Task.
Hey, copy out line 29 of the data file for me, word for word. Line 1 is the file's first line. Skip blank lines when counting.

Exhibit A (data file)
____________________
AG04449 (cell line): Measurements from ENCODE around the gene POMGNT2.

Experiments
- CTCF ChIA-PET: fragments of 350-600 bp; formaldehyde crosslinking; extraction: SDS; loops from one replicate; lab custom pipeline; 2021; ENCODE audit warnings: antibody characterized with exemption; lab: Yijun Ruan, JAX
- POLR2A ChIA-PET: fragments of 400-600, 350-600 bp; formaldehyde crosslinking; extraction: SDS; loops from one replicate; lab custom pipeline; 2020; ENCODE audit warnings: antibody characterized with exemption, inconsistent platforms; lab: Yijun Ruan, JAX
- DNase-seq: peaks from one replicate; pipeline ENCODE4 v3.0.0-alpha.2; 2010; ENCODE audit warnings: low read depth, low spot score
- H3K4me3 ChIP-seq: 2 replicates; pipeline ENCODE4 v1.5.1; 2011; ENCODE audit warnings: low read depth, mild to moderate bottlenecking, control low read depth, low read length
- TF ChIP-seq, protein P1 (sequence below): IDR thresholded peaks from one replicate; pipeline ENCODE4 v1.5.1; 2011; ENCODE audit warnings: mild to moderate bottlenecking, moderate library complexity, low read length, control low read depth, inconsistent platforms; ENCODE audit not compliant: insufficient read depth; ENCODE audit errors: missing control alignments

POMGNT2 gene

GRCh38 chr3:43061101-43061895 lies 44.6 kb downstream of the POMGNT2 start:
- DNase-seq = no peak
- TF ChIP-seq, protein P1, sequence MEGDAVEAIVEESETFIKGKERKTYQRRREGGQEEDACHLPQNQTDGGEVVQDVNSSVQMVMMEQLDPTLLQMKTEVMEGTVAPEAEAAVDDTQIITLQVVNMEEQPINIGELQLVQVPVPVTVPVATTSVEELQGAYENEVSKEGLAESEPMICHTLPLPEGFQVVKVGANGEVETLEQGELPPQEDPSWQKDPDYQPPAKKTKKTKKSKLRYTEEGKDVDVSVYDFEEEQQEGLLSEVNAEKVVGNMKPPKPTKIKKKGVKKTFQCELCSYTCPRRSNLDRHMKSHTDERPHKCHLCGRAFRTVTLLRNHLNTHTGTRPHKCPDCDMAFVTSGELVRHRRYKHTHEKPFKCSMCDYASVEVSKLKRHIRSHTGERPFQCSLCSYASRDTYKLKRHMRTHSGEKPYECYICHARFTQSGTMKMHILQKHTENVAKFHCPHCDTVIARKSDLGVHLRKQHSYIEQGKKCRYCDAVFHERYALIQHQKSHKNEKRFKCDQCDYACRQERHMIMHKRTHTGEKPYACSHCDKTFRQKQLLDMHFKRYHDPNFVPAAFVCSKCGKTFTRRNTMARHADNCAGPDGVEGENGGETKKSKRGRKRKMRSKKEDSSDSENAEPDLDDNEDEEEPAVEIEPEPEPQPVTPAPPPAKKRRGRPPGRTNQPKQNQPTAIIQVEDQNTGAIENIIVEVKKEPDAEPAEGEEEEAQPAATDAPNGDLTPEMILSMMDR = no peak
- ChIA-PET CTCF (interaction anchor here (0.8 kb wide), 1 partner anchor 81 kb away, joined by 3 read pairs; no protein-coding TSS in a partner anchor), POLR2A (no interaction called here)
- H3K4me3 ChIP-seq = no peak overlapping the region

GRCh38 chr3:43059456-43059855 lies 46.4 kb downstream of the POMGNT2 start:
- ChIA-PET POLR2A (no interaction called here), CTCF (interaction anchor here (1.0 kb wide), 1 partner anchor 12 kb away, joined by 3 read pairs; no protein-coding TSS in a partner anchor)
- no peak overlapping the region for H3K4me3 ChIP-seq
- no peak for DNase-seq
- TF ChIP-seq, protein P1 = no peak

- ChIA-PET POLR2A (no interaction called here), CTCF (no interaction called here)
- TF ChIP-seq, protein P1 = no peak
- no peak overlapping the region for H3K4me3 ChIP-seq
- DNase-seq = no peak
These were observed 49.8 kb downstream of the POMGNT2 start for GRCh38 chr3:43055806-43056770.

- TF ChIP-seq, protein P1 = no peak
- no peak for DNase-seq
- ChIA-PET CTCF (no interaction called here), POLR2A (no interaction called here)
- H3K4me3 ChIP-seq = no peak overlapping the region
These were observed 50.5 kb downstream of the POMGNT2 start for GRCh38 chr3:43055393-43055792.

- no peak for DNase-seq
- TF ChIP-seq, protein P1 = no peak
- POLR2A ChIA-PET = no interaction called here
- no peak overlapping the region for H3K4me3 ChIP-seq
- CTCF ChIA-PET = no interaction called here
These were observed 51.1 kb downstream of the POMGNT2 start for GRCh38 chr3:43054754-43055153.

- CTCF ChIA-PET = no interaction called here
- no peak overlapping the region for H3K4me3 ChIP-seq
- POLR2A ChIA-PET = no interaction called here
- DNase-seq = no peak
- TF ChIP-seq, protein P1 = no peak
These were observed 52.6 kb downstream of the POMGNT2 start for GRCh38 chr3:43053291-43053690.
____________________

- no peak for DNase-seq